CV Joint: What to Consider When Buying One
Constant-velocity (CV) joints are very important car parts. Without them, you'll find it difficult to steer your vehicle because the steering wheel will feel heavy. Moreover, because of poor handling, your car's fuel economy will be compromised, too. To avoid these problems, you need to replace a damaged CV joint immediately. But before you can do the necessary repairs, you need to purchase the replacement part first. So you won't end up with the wrong part, we made a list of things that you should consider when buying a CV joint.
The different types of CV joints
Before you buy a replacement CV joint, you have to make sure that you know which type of joint your car needs first. To help you decide, here's a list of the common CV joints that are sold in the market these days.
- Thompson Coupling: If you have seen a gyroscope before, then you'll easily figure out how a Thompson coupling works. This CV joint has Cardan joints that are positioned like scissors so they'll be able to move in the same place. However, since Thompsons are new, they can be very had to find.
- Ball: Also known as the Rzeppa joint, this type is the most common type of CV joint used nowadays. It uses a 6-grooved spherical inner that allows shaft rotation of more than 50 degrees. If you own a front wheel drive vehicle, then it probably has a six-ball Rzeppa joint where steering takes place and a three-ball tripod joint at the engine side.
- Cardan: This type of CV joint links two shafts via a center portion that is shaped like a plus sign. The first shaft is attached to the horizontal joint while the other is connected to the vertical post. Aside from being known as the oldest type of CV joint, the Cardan joint is also known to self-destruct once its angle exceeds 30 degrees.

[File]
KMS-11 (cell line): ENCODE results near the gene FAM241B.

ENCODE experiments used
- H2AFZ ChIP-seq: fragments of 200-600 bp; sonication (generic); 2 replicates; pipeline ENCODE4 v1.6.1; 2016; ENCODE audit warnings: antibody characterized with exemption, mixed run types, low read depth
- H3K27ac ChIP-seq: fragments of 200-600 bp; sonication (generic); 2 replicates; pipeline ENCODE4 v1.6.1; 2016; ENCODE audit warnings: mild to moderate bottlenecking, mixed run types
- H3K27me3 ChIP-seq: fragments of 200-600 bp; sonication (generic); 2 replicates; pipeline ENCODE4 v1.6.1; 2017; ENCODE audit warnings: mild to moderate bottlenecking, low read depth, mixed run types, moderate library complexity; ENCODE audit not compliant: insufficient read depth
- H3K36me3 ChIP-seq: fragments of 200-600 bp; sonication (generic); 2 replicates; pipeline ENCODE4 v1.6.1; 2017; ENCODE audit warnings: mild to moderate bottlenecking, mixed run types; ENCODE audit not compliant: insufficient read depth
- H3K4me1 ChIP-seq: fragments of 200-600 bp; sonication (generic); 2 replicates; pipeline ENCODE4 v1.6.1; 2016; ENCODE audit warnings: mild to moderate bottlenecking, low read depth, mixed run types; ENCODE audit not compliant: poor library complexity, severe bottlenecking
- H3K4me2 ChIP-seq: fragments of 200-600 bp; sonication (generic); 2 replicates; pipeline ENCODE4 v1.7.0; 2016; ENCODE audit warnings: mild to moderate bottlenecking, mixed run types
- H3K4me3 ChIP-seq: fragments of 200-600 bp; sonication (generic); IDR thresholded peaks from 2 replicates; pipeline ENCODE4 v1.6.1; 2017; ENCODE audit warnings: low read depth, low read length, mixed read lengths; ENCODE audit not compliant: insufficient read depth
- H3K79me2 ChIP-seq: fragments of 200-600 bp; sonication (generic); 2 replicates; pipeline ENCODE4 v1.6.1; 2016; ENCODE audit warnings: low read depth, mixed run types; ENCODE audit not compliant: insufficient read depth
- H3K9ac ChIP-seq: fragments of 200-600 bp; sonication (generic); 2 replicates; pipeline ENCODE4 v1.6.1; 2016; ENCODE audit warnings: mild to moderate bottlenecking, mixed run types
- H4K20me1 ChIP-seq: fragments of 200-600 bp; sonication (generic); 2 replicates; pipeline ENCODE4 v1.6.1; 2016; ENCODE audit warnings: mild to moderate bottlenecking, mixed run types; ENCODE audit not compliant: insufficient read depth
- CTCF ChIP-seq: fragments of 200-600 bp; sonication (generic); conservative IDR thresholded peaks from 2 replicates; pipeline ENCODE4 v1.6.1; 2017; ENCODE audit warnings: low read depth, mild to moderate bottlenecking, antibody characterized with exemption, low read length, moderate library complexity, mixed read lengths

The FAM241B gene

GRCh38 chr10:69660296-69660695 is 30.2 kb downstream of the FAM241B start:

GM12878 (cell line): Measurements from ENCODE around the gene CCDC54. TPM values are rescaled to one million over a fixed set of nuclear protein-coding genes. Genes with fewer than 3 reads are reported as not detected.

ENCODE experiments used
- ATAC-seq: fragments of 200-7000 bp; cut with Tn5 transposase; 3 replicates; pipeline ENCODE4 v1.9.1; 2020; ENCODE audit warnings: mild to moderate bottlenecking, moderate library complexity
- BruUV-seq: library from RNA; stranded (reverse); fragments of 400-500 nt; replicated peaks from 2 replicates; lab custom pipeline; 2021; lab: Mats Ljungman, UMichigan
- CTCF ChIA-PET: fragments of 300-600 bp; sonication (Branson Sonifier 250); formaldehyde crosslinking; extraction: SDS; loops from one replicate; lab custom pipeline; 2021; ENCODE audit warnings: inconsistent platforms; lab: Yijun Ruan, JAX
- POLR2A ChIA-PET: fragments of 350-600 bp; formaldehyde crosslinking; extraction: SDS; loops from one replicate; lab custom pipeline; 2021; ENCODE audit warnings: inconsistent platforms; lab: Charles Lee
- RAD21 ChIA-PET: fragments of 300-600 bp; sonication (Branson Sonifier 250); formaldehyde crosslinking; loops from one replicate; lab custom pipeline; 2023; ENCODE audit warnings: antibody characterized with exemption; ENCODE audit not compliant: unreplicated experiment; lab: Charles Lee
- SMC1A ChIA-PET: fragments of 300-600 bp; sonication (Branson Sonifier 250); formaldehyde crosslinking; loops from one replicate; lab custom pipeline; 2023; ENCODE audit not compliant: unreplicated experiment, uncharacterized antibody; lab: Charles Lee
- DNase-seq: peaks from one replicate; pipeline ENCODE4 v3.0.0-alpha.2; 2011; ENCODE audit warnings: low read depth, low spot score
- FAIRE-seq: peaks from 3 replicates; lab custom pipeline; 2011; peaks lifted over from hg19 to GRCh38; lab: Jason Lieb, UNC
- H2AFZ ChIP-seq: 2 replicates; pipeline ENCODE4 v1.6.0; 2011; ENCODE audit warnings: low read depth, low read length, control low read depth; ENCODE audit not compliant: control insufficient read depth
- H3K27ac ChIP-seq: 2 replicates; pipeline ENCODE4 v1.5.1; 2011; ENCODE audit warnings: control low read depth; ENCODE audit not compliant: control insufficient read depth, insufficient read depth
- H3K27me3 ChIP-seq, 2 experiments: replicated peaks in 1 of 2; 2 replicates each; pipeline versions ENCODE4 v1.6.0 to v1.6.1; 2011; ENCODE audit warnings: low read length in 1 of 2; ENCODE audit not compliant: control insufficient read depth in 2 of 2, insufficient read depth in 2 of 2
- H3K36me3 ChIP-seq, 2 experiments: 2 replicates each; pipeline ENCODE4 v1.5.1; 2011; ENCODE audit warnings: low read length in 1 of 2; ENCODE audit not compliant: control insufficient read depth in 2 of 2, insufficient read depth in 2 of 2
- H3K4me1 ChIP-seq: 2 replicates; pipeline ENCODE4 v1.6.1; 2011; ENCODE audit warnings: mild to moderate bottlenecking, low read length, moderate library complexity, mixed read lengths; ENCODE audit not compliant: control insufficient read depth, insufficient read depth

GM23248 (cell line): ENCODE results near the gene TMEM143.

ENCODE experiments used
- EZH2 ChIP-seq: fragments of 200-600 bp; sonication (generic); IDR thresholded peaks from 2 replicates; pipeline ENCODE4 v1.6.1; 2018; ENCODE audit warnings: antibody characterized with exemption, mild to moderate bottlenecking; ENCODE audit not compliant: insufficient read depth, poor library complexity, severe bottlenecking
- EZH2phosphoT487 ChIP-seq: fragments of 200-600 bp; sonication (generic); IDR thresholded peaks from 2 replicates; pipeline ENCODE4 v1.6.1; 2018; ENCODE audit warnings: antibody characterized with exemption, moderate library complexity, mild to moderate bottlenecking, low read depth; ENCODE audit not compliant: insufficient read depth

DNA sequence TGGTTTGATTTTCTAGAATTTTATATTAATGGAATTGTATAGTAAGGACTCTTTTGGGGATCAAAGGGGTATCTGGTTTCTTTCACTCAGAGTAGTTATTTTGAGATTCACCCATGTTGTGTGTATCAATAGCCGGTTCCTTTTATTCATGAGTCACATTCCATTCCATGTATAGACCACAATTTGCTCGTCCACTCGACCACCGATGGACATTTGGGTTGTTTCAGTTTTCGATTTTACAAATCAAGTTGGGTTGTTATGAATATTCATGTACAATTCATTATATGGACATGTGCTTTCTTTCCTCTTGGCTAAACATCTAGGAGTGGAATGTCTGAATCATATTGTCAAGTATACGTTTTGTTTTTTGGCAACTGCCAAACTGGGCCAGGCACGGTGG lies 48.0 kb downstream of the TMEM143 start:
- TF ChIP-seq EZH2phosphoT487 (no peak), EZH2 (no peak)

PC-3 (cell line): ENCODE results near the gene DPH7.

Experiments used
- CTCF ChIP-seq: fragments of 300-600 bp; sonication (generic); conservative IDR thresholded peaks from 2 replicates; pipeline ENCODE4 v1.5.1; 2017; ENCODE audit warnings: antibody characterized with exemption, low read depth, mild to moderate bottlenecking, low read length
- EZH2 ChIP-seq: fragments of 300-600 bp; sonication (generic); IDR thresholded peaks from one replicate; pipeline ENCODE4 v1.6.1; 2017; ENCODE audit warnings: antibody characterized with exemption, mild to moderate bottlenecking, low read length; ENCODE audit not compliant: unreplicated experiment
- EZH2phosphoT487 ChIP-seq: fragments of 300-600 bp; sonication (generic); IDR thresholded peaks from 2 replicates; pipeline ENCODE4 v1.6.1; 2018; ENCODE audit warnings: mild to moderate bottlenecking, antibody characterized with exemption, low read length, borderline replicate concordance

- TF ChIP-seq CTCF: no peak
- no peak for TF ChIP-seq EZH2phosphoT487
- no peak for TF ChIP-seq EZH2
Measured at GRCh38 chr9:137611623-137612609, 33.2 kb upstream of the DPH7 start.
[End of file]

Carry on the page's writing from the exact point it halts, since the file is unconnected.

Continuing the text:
- Double Cardan: This type of CV joint has two Cardan joints that are angled at 45 degrees and connected by an intermediate shaft. However, because double Cardans are more reliable than a single Cardan, they are primarily used on 4WD trucks.
The best brand
Now that you know the different types of CV joints, you're probably wondering about which brand you're going to buy. If you'll browse a catalog, you'll be bombarded by the different brands of CV joints. It's true that they all perform the same function. However, it isn't true that they are all made from high-quality materials. When choosing a brand, remember this: price influences quality. So, always buy from a brand known not only for its quality but for its affordability as well. Never compromise the reliability of the product just because of its price. If you'll take note of this advice, you'll never regret your purchase.
How to Replace a Damaged CV Joint
If you own a front wheel drive vehicle and you're hearing clacking noises when turning, you should be worried. Typically, these noises mean that your car's constant velocity (CV) joints are toast. Once these joints are damaged, they have to be replaced immediately. If you don't replace them, you'll find it difficult to turn especially in uneven terrain. Moreover, the steering wheel will feel heavy because of the uneven energy distribution in the front wheels. Fortunately, replacing damaged CV joints can be done in your own garage. This guide will teach you how you can do it with the help of several tools.
Difficulty level: Difficult
Tools you'll need:
- Floor jack
- Jack stands
- Rubber mallet
- Replacement CV joint
- CV joint boot
- CV joint grease
- Tire iron
- Socket wrench
- Bench vise
Step 1: Park on level ground. Then, using the floor jack, lift the front part of your vehicle. Make sure that both sides of your car are supported by jack stands.
Step 2: Remove the lug nuts on the front wheels using the tire iron. After all the lug nuts are removed, detach the wheels.
Step 3: Once the front wheels are removed, you can now check the CV boot for damages. Usually, after 100,000 miles or so, the boot rips or cracks. If the CV boot is damaged, you have to replace it, too.
Step 4: Using your socket wrench, remove the nut of the axle. Once it's removed, uninstall the CV joint assembly.
Step 5: Separate the CV joint from the shaft by using the bench vise. Afterwards, remove the CV boot clamps.
Step 6: Detach the CV boot from the outer CV joint. Then, with the rubber mallet, remove the CV joint from the axle shaft.
Step 7: Before installing the new CV joint, fill it with CV grease first. Then, slide it on the axle shaft. Make sure that these parts are secured by new retaining clips.
Step 8: Fill the replacement boot with grease. Once it's full, attach it on the housing of the new CV joint.
Step 9: Put the axle and CV joint assembly back. Make sure that everything is in place, so the assembly won't fall off.
Step 10. Reattach the wheels and lug nuts. Once the wheels are in place, lower your car to the ground. Test drive your vehicle to make sure that everything is working properly.